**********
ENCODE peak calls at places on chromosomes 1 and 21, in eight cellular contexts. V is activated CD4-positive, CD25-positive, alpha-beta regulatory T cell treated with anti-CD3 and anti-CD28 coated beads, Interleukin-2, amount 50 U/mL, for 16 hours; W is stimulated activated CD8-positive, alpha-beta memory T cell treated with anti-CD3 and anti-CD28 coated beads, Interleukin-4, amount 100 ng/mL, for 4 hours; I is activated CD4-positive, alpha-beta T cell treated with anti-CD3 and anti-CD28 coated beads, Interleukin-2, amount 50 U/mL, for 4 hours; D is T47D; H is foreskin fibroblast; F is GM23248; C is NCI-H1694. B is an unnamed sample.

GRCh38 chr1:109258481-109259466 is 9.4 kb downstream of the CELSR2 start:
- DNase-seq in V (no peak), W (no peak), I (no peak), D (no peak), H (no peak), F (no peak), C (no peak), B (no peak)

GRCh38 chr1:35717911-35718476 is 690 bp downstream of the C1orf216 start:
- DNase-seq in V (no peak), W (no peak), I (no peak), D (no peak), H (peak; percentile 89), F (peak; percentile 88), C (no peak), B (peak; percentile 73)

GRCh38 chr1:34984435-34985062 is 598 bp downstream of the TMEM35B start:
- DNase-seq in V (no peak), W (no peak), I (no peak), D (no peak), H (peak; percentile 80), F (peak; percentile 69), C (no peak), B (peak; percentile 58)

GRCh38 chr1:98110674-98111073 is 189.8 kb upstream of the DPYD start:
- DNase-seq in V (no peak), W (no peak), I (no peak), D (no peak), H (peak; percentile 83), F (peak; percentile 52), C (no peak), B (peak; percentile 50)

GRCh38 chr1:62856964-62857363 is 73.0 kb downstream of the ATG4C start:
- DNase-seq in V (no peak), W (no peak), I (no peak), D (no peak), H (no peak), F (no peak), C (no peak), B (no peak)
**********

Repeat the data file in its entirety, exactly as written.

ENCODE peak calls at places on chromosomes 1 and 21, in eight cellular contexts. V is activated CD4-positive, CD25-positive, alpha-beta regulatory T cell treated with anti-CD3 and anti-CD28 coated beads, Interleukin-2, amount 50 U/mL, for 16 hours; W is stimulated activated CD8-positive, alpha-beta memory T cell treated with anti-CD3 and anti-CD28 coated beads, Interleukin-4, amount 100 ng/mL, for 4 hours; I is activated CD4-positive, alpha-beta T cell treated with anti-CD3 and anti-CD28 coated beads, Interleukin-2, amount 50 U/mL, for 4 hours; D is T47D; H is foreskin fibroblast; F is GM23248; C is NCI-H1694. B is an unnamed sample.

GRCh38 chr1:109258481-109259466 is 9.4 kb downstream of the CELSR2 start:
- DNase-seq in V (no peak), W (no peak), I (no peak), D (no peak), H (no peak), F (no peak), C (no peak), B (no peak)

GRCh38 chr1:35717911-35718476 is 690 bp downstream of the C1orf216 start:
- DNase-seq in V (no peak), W (no peak), I (no peak), D (no peak), H (peak; percentile 89), F (peak; percentile 88), C (no peak), B (peak; percentile 73)

GRCh38 chr1:34984435-34985062 is 598 bp downstream of the TMEM35B start:
- DNase-seq in V (no peak), W (no peak), I (no peak), D (no peak), H (peak; percentile 80), F (peak; percentile 69), C (no peak), B (peak; percentile 58)

GRCh38 chr1:98110674-98111073 is 189.8 kb upstream of the DPYD start:
- DNase-seq in V (no peak), W (no peak), I (no peak), D (no peak), H (peak; percentile 83), F (peak; percentile 52), C (no peak), B (peak; percentile 50)

GRCh38 chr1:62856964-62857363 is 73.0 kb downstream of the ATG4C start:
- DNase-seq in V (no peak), W (no peak), I (no peak), D (no peak), H (no peak), F (no peak), C (no peak), B (no peak)